Pew Research study on the Eucharist
The Catholic Church’s idea that the Eucharist is the source and summit of Christian life has been widely believed to be central to the Catholic faith. However, a new survey by Pew Research Center has revealed that many self-described Catholics doubt this statement. Sixty-nine percent of Catholics have said their personal belief is the bread and wine used in Communion are symbols of the blood and body of Jesus Christ.
John Bergsma, a professor of Theology at Franciscan University of Steubenville, said it would be wrong to assume that everyone is aware of the basics. He went on to say that constantly reiterating the basics is something that should be done.
A mere 31 percent of Catholics in the United States believe that the bread and wine used in the Eucharist become the blood and body of Jesus Christ. Twenty-two percent of Catholics reject the idea of transubstantiation. Three percent of those surveyed revealed that they believe in the Real Presence despite being ignorant that the Church teaches this.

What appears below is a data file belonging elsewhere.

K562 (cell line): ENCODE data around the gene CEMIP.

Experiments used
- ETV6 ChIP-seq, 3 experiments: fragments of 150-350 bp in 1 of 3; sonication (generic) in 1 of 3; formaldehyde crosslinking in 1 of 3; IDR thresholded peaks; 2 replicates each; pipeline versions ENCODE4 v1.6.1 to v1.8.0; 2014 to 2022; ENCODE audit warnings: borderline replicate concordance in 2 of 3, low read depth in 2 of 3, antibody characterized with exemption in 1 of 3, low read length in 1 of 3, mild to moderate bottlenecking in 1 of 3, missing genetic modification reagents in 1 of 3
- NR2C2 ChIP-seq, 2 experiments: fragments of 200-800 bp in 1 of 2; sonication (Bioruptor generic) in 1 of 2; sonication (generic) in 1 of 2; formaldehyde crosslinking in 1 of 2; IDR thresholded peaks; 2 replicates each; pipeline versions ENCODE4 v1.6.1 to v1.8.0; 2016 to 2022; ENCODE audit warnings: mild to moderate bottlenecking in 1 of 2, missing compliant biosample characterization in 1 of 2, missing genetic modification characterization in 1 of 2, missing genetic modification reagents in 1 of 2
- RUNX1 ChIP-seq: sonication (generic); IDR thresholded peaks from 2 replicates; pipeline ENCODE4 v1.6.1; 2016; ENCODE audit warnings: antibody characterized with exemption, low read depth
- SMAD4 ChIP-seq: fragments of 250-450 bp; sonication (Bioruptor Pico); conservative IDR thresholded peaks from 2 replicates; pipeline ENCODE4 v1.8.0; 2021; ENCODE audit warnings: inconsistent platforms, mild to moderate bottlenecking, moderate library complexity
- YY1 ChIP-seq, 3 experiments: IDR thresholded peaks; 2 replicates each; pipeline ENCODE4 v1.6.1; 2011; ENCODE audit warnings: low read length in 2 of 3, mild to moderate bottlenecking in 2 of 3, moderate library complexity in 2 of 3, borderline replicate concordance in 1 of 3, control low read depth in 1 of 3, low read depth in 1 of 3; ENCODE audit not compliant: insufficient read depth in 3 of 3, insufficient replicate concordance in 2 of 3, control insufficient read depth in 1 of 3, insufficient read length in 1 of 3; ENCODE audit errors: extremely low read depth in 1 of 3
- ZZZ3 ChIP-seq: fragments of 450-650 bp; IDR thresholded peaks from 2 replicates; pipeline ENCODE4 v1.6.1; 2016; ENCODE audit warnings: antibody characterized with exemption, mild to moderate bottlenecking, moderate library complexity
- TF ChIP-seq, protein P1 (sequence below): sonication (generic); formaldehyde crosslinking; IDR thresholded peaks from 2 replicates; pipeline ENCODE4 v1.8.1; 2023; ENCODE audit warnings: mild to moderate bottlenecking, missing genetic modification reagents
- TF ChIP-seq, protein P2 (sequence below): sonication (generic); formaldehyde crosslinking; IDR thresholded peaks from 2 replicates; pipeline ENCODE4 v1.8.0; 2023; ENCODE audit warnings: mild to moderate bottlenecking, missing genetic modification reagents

The Los Angeles Auxiliary Bishop Robert Barron has said the study reveals poor formation for generations in the Church and the survey should be a wake-up call. It should tell people they need to step up their communication skills to spread the most fundamental doctrines of the Church.Bergsman has said he was unsurprised by the survey’s results as there have been similar polls in the last two decades which have revealed similar results. Bergsman also said many of the self-identified Catholics who were surveyed probably do not go to Mass very often.
An issue that many face in the Church is trying to understand the teachings. The Catholic Church believes the wine and bread become the body as well as the blood of Jesus Christ. However, many have argued the characteristics that make the bread and wine still exist in a real way.
NEW study shows only 1/3 of Catholics believe the Eucharist is body & blood of Jesus.
Maybe if the Pope spent less time talking about climate change & open borders, & spent MORE time talking about the Eucharist, more people would believe. Just sayin. ?♀️https://t.co/f9PoJ6neTO
— Liz Wheeler (@Liz_Wheeler) August 11, 2019
The words “actually” and “really” used in the survey without directing everyone’s attention to technical metaphysical distinctions might have also caused some confusion. Everyone’s views on the results are conflicted because of the way that the survey has gone about surveying Catholics of the United States.